All the margins were narrow. Mr Seselj gained 49.1 per cent of the vote, just ahead of Mr Lilic's 47.9 per cent. The turnout was 48.97 per cent, just short of the crucial halfway mark.
The future looks messy and confused. Zoran Djindjic, a democratic opposition leader who boycotted the parliamentary elections and the first round of the presidential elections, has hinted that he might throw his hat back into the ring when the presidential elections are repeated. But Mr Djindjic, the first non-socialist mayor of Belgrade since 1945, is now at war with one of his former allies, Vuk Draskovic.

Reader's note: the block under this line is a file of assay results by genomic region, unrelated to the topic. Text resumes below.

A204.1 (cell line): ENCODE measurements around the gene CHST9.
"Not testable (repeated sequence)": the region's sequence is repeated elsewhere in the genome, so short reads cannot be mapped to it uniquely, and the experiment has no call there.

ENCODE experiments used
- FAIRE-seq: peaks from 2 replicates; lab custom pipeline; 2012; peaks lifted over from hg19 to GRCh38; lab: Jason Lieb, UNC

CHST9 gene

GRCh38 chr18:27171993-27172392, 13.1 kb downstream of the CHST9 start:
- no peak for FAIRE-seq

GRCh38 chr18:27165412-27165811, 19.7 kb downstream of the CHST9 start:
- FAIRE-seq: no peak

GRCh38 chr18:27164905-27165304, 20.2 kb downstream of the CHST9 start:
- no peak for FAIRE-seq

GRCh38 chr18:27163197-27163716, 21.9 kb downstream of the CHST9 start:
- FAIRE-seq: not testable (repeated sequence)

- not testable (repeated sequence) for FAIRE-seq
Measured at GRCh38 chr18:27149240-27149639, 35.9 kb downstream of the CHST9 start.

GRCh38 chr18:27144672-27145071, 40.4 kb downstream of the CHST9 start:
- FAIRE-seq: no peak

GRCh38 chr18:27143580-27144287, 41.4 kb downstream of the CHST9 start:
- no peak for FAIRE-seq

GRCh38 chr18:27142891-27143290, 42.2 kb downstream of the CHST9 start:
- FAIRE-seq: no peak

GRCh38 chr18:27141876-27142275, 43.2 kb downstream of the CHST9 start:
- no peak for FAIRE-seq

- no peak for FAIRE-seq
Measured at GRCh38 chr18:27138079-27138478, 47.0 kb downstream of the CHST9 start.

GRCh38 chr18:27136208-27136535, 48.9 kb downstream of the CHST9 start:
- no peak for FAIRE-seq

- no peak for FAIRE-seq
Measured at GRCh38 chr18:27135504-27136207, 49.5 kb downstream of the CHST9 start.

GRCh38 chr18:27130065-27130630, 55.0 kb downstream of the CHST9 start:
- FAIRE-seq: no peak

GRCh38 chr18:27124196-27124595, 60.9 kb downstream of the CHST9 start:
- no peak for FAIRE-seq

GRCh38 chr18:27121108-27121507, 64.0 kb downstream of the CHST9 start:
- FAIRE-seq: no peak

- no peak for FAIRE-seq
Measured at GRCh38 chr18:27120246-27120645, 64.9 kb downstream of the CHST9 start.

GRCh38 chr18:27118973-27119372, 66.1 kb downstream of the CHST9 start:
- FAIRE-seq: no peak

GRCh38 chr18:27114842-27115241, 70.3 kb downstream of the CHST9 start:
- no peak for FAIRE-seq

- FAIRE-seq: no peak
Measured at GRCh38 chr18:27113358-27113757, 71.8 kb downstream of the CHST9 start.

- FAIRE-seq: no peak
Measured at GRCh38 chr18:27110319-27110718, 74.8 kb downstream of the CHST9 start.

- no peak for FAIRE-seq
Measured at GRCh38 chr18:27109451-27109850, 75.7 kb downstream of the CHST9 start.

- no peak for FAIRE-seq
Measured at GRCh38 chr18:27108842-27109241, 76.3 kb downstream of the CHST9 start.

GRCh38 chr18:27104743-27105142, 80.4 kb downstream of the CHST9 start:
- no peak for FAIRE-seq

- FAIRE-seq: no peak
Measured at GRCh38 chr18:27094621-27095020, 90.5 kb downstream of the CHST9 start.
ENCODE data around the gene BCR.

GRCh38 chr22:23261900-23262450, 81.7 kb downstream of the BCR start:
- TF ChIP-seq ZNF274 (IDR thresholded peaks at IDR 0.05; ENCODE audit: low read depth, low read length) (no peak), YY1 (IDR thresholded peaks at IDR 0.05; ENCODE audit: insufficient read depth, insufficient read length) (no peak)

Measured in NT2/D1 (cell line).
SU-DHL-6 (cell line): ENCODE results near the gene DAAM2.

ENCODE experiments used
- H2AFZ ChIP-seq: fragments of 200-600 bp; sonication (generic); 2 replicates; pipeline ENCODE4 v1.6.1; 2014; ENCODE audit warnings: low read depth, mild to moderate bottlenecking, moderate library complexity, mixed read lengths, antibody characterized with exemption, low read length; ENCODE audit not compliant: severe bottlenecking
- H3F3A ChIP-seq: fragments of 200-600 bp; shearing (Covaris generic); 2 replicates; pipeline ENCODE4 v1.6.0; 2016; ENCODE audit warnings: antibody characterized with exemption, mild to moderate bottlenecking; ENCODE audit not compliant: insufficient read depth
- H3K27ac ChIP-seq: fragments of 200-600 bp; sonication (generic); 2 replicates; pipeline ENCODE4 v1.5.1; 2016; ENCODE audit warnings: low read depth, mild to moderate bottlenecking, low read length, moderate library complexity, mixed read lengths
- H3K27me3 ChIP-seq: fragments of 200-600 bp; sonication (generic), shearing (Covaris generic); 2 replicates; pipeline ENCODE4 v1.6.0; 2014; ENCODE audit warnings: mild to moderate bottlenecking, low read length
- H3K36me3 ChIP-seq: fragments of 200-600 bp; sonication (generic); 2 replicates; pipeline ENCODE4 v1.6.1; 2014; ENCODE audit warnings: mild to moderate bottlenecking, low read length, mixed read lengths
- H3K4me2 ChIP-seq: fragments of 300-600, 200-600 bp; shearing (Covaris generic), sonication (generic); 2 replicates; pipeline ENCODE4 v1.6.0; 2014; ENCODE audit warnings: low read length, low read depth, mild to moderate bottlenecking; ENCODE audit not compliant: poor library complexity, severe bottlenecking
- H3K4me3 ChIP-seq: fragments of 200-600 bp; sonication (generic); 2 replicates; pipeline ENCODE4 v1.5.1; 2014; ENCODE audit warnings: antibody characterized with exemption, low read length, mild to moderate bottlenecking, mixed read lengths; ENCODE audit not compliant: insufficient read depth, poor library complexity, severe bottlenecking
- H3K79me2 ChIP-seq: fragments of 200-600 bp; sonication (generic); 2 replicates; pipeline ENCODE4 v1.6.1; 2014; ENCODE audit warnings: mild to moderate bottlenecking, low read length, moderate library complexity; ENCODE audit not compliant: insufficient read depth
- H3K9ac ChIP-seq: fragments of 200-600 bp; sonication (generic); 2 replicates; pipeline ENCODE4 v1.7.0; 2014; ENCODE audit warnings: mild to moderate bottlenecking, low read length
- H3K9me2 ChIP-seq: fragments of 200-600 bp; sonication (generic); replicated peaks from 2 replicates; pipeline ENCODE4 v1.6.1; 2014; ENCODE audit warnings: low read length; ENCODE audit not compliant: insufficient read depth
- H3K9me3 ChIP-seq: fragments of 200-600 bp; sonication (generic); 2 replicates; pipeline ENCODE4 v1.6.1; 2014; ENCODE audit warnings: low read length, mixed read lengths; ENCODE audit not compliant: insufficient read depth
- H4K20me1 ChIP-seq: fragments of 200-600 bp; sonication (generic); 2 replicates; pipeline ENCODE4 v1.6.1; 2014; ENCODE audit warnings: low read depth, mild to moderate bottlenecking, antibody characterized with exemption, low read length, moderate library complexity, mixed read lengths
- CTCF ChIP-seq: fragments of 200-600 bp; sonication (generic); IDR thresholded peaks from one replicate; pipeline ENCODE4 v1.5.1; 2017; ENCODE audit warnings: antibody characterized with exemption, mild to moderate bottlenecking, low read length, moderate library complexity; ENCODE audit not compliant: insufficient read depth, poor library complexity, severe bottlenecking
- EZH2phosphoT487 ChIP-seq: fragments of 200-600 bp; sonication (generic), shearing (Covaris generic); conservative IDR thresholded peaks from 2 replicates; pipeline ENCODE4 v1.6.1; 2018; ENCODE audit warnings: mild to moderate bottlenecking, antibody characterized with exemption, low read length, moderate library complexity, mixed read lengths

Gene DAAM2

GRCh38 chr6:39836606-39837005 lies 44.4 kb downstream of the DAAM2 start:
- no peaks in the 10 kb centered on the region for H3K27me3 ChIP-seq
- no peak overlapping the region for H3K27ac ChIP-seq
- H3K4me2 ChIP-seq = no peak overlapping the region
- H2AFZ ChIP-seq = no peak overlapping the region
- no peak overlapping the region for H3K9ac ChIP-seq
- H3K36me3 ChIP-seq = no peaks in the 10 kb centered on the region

Mr Draskovic last week engineered Mr Djindjic's removal as the first non-socialist mayor of Belgrade since the Second World War. Mr Djindjic claimed this week that now is the time for the democratic opposition to consolidate and organise. He claimed: "Our offensive will follow."
In neighbouring Montenegro, early results had suggested that the reformist prime minister Milo Djukanovic would defeat his opponent, who is supported by the Yugoslav president and master-manipulator, Slobodan Milo- sevic. But final results showed that Mr Djukanovic came second, by a tiny margin. Neither candidate gained 50 per cent of the vote, so that Montenegro, too, will need a run-off elections between the two front-runners in 10 days' time.Reuse content